By Yvette Kanouff, senior vice president & general manager, Video Software & Solutions, Cisco
When Steve asked me to look at the cable/telecommunications landscape “ten years from now” — it gave me a well-needed pause. I’ll preface this by noting that predicting the future is tricky. There are things that will happen, things that could happen, and things that should happen. I have shaped my thoughts here to more reflect what needs to happen in the industry for service providers to continue to lead the transformation of the Connected Home.
As I look back at the last ten years, several things stand out: on-demand became a big thing. Streaming to devices beyond the TV went crazy. Video apps surged, as did voice-over-IP. Back in those days (2000), IP was a fairly prescient effort. Broadband was (very) new, voice-over-IP hadn’t happened, and a “video stream” went through a purpose-built network to a purpose-built set-top box.
One of the things I think will definitely happen in the near future is this: “mobility” will become ubiquitous… with seamless connectivity, likely Wi-Fi, everywhere. It won’t matter how you connect, only that you are connected. It needs to work easily and everywhere without users worrying or knowing how…it just works. Video over WiFi across multiple devices will work – and look better too.
In the category of “things that could happen”: I’m not sure there’s a single word to describe it, but I see a massive reduction in the complexity we present to consumers in their digital lives. We all know about the vast increases in broadband consumption — growing at 60% and faster, every year, since 2008. Sure, we can point to video proliferation across devices, but growing in sync with consumers goes beyond sheer capacity. Cloud will play a big role in this. The emergence of software-driven and cloud-powered video services will offer an invisible hand to help with device agnosticism, and to simplify, and personalize user experiences.
What could happen, and what I fervently hope does happen, is the normalization of the IT functions that continue to rise in importance in television and telecommunications. Personalization, bookmarks, favorites, all of the features that trick out our digital lives, tend to vary — widely — by app. App clutter is already an issue, as is bridging features between apps, companies, and industries. If we can solve that one, I’ll be very happy.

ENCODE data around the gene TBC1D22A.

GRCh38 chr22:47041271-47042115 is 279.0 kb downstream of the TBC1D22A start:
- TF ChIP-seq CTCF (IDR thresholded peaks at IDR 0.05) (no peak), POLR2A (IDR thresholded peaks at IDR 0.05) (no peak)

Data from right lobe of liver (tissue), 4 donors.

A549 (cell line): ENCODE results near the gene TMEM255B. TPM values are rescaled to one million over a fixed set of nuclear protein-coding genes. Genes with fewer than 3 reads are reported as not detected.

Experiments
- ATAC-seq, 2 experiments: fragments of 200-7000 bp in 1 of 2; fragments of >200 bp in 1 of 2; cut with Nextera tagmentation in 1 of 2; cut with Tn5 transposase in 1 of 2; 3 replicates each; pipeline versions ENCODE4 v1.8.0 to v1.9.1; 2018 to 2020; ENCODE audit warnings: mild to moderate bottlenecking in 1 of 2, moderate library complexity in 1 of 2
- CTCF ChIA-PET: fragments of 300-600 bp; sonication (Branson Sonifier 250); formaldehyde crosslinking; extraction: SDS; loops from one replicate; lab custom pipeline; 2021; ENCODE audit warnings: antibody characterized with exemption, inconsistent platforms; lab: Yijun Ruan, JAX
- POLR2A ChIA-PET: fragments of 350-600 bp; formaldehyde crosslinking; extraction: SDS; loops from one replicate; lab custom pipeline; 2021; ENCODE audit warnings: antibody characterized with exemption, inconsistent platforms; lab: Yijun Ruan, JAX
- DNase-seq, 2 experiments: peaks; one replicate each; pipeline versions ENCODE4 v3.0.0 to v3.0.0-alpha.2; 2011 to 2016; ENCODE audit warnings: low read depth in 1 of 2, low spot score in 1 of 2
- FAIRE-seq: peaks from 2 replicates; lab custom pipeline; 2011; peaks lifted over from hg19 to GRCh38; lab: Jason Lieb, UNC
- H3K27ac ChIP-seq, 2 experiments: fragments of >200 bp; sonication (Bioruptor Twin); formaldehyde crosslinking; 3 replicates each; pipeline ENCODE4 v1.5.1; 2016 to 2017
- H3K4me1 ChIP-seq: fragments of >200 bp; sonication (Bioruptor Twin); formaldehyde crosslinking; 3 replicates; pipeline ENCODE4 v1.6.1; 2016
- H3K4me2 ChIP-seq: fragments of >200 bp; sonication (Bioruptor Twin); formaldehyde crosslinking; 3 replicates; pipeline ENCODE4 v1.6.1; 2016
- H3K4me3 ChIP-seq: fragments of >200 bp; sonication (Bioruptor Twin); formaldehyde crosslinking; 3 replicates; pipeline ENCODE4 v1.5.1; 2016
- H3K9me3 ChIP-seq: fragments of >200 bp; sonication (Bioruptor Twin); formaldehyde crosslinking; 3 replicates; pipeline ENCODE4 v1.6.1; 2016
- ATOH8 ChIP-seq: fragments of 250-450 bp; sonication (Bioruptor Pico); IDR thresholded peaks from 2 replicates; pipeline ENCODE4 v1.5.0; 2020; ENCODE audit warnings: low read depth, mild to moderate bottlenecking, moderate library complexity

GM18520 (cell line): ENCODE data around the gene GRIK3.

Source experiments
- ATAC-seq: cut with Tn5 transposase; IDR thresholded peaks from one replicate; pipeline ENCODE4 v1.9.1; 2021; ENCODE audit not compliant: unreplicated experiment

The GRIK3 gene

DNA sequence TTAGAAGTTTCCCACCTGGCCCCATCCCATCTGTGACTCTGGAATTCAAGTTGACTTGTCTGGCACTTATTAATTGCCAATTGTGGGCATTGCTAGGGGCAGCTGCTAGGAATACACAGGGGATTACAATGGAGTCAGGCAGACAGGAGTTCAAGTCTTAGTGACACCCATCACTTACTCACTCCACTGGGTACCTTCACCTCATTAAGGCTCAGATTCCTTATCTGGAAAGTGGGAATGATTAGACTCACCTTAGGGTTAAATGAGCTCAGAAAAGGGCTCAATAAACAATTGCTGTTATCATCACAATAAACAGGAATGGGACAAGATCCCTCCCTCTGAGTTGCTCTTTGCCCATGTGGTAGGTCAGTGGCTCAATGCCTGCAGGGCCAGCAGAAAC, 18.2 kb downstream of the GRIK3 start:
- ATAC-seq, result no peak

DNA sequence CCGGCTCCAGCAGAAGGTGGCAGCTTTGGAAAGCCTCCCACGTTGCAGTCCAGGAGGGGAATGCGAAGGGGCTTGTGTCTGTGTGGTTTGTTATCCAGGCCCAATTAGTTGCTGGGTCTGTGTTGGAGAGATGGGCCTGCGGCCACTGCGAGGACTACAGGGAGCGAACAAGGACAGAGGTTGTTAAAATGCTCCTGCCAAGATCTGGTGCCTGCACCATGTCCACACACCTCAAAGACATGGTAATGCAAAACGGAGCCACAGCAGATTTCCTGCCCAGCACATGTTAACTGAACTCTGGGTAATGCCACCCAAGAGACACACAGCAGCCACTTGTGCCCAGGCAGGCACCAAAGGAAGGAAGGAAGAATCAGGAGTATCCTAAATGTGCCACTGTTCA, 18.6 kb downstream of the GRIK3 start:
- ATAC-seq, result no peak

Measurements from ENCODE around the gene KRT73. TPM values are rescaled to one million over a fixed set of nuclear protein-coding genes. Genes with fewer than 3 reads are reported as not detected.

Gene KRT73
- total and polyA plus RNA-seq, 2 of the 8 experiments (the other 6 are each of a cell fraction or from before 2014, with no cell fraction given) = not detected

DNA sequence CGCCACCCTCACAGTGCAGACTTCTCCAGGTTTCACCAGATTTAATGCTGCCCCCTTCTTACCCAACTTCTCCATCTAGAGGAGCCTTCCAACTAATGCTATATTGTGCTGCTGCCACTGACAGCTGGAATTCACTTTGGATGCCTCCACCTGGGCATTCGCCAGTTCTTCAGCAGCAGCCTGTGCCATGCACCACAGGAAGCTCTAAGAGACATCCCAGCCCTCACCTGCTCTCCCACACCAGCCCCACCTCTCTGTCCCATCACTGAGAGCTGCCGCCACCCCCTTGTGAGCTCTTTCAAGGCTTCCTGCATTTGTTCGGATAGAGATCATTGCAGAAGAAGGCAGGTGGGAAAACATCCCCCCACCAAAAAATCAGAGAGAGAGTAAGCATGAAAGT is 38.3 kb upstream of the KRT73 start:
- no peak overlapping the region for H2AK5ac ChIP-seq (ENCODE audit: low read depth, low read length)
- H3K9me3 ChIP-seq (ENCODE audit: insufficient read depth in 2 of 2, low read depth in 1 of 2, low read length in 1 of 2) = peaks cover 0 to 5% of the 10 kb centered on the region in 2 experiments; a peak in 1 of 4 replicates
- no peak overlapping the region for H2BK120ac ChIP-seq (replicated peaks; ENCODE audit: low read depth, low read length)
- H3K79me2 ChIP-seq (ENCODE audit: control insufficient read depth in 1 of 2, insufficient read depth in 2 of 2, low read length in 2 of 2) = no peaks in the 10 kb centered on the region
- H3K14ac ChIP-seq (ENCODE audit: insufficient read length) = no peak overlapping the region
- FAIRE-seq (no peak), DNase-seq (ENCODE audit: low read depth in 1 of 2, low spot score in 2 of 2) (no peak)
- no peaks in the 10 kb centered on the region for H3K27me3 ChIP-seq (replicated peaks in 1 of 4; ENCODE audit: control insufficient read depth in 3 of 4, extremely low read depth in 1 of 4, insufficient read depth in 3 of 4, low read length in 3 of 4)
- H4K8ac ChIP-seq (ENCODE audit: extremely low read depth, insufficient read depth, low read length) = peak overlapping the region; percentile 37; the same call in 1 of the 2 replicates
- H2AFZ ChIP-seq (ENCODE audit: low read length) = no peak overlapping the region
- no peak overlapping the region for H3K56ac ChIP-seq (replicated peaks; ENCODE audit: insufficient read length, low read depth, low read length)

Lastly, what should happen by 2025: workforce agility. This is a tough one, because among the types of change that are hard, cultural change is probably the hardest. But without it, we won’t survive. As an industry, the notion of “continuous launches” is vital. Launching code twice a week, rather than twice a year, requires a vigilance that is as difficult and fraught with temptation as is sticking to a new exercise regimen.
Nonetheless, we’re hurting ourselves with this methodology of handoff, handoff, handoff: write the six-inch-thick RFP. Talk about it for three months. Build it for eight months. Send it to the lab. Oops! Problems. Tick. Tock.
Getting there means following the processes of agile. Start slowly, but start now: A beta with interdepartmental “friendlies”; an application of agile to one part of the company. I can say from practical experience that it does work, and it isn’t as painful as you might imagine. Most importantly, without a nimble mindset, competing with whatever and whomever comes next will be Sisyphean: the eternal task of rolling the rock up the hill, only to watch it roll down the other side.
As a mathematician and sci-fi enthusiast, I’ll close with a desire expressed in the 2000 “crystal ball” piece: I still want a tricorder! Maybe one that’s smaller than the shoulder-mounted rectangle with the rotating hood from Star Trek, given what’s happening with the miniaturization of everything. But definitely one that assesses, diagnoses, and aids us, especially as it relates to health and medicine.